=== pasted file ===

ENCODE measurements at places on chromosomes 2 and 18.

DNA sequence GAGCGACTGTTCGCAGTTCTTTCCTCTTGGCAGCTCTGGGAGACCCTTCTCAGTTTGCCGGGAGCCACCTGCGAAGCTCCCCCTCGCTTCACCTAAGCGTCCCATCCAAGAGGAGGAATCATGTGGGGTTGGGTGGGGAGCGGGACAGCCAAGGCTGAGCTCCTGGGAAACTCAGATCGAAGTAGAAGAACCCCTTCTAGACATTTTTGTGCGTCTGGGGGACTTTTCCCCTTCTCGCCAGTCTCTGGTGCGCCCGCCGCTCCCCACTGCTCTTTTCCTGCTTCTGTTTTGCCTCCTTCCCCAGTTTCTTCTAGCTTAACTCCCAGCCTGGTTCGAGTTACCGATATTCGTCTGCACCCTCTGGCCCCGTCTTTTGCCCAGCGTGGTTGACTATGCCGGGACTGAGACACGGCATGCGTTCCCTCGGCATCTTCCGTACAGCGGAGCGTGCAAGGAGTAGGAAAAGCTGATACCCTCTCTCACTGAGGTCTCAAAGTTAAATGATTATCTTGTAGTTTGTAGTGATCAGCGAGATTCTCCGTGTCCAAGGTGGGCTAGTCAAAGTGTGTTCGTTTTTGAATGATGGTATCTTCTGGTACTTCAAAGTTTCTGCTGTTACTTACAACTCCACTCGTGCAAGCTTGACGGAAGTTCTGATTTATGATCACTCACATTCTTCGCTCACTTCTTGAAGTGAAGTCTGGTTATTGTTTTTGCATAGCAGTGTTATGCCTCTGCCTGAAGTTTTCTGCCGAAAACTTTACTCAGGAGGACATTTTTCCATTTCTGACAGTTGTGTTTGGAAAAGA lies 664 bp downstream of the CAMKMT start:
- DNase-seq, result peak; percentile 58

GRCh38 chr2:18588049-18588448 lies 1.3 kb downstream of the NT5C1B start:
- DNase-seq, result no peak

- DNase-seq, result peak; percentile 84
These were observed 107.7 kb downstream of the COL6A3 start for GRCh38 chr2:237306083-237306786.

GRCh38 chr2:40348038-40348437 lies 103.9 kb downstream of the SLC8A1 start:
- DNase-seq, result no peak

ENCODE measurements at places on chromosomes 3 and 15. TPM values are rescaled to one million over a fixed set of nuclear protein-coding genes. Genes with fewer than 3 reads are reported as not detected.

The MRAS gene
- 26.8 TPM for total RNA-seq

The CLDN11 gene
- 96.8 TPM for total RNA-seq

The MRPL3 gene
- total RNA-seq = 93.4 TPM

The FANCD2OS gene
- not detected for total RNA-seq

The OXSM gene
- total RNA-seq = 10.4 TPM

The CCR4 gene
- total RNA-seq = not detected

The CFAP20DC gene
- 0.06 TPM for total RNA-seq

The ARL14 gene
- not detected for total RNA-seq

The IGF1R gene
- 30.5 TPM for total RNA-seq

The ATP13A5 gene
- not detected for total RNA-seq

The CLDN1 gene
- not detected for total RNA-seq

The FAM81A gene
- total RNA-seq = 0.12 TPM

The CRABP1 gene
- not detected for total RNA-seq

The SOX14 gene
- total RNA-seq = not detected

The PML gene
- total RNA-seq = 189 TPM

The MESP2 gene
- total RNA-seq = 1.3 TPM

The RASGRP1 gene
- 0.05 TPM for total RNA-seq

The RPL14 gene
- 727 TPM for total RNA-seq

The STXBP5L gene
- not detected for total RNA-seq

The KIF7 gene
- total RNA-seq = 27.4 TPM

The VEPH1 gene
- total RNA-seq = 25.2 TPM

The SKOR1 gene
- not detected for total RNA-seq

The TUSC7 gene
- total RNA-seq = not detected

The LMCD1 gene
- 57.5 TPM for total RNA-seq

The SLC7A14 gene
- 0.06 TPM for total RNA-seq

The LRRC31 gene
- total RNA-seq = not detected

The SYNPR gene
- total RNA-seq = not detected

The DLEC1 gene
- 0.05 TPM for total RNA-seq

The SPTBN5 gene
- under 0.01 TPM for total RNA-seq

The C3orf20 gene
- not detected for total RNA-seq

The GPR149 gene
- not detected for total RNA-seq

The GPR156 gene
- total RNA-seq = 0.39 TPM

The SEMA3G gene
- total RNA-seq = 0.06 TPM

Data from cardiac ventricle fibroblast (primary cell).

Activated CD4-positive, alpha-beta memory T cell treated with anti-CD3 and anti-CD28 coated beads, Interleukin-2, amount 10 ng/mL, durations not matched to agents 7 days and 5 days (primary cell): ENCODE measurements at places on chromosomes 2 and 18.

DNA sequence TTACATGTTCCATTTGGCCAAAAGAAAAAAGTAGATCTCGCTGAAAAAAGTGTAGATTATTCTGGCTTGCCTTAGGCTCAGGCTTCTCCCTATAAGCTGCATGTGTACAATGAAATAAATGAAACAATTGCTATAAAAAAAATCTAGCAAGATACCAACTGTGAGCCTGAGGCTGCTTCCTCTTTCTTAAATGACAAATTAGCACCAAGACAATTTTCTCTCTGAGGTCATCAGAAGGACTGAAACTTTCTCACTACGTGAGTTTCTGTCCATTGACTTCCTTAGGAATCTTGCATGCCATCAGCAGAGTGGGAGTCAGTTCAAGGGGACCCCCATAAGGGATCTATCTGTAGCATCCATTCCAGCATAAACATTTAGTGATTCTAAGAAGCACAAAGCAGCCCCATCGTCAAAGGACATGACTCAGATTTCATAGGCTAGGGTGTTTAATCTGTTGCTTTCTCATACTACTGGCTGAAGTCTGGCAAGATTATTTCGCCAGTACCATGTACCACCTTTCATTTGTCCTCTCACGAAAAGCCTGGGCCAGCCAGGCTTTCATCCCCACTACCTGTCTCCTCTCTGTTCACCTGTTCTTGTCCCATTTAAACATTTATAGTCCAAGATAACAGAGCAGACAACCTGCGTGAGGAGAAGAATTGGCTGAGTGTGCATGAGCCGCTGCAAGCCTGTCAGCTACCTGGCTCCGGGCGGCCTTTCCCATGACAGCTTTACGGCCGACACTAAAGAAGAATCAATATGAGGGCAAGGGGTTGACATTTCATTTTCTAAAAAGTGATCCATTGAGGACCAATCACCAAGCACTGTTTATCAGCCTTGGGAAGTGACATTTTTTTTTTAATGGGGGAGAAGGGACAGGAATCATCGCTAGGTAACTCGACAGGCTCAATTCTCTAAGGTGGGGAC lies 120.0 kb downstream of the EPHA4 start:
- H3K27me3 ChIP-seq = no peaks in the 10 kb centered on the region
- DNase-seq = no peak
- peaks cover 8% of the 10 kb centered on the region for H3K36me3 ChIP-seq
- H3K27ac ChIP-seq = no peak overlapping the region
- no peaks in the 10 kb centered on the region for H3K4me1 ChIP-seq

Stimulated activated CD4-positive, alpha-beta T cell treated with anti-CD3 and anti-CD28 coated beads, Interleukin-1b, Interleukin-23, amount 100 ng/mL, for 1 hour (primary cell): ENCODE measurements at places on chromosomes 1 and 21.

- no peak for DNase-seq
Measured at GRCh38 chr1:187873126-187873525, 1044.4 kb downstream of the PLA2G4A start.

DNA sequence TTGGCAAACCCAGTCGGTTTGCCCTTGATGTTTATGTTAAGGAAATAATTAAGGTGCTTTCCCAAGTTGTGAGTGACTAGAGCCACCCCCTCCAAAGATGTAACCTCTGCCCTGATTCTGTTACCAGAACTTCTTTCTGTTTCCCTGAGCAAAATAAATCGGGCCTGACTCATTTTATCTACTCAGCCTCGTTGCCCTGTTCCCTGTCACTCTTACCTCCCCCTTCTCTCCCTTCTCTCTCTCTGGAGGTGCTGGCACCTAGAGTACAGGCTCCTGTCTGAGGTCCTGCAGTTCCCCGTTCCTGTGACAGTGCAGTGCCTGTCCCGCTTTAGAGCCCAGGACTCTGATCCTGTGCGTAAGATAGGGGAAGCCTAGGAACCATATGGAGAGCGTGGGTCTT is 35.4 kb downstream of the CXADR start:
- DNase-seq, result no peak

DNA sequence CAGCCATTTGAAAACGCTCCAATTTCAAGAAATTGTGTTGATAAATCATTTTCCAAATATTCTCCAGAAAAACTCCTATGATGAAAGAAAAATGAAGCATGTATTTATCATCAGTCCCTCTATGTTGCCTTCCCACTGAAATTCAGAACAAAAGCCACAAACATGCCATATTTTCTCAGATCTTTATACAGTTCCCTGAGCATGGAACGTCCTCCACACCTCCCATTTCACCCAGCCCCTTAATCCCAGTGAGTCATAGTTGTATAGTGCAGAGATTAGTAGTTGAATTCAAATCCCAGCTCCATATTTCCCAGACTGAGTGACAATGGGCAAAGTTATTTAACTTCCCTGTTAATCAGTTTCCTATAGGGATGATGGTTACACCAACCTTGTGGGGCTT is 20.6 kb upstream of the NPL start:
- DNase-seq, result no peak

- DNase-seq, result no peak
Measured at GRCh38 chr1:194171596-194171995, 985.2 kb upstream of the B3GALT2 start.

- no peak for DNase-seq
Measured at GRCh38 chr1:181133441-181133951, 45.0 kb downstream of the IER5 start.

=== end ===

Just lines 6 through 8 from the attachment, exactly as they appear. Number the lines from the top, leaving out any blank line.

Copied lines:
- DNase-seq, result peak; percentile 84
These were observed 107.7 kb downstream of the COL6A3 start for GRCh38 chr2:237306083-237306786.

GRCh38 chr2:40348038-40348437 lies 103.9 kb downstream of the SLC8A1 start: